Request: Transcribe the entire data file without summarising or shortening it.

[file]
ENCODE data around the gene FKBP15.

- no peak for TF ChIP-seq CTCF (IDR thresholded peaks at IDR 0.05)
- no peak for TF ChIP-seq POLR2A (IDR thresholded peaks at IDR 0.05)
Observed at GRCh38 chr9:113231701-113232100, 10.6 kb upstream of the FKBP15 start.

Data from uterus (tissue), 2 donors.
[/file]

ENCODE data around the gene FKBP15.

- no peak for TF ChIP-seq CTCF (IDR thresholded peaks at IDR 0.05)
- no peak for TF ChIP-seq POLR2A (IDR thresholded peaks at IDR 0.05)
Observed at GRCh38 chr9:113231701-113232100, 10.6 kb upstream of the FKBP15 start.

Data from uterus (tissue), 2 donors.